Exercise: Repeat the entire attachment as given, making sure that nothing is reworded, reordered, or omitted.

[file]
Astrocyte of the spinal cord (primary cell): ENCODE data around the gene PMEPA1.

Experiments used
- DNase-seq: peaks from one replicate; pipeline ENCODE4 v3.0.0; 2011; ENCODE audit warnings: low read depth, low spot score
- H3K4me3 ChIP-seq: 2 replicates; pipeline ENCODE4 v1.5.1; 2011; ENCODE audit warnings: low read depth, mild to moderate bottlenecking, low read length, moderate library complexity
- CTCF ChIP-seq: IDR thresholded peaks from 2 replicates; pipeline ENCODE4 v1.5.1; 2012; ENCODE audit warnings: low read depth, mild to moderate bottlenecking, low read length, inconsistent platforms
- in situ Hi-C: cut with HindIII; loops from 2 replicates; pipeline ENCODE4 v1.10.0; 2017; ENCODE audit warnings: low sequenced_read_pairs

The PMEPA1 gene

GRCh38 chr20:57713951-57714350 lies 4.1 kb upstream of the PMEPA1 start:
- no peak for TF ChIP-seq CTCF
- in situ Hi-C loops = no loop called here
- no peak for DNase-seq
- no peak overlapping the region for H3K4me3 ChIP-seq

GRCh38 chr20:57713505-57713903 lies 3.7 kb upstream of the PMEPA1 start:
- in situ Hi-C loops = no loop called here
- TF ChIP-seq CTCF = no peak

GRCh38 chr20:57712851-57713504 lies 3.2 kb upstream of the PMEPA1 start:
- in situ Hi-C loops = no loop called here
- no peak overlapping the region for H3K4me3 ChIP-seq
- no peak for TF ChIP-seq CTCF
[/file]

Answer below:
Astrocyte of the spinal cord (primary cell): ENCODE data around the gene PMEPA1.

Experiments used
- DNase-seq: peaks from one replicate; pipeline ENCODE4 v3.0.0; 2011; ENCODE audit warnings: low read depth, low spot score
- H3K4me3 ChIP-seq: 2 replicates; pipeline ENCODE4 v1.5.1; 2011; ENCODE audit warnings: low read depth, mild to moderate bottlenecking, low read length, moderate library complexity
- CTCF ChIP-seq: IDR thresholded peaks from 2 replicates; pipeline ENCODE4 v1.5.1; 2012; ENCODE audit warnings: low read depth, mild to moderate bottlenecking, low read length, inconsistent platforms
- in situ Hi-C: cut with HindIII; loops from 2 replicates; pipeline ENCODE4 v1.10.0; 2017; ENCODE audit warnings: low sequenced_read_pairs

The PMEPA1 gene

GRCh38 chr20:57713951-57714350 lies 4.1 kb upstream of the PMEPA1 start:
- no peak for TF ChIP-seq CTCF
- in situ Hi-C loops = no loop called here
- no peak for DNase-seq
- no peak overlapping the region for H3K4me3 ChIP-seq

GRCh38 chr20:57713505-57713903 lies 3.7 kb upstream of the PMEPA1 start:
- in situ Hi-C loops = no loop called here
- TF ChIP-seq CTCF = no peak

GRCh38 chr20:57712851-57713504 lies 3.2 kb upstream of the PMEPA1 start:
- in situ Hi-C loops = no loop called here
- no peak overlapping the region for H3K4me3 ChIP-seq
- no peak for TF ChIP-seq CTCF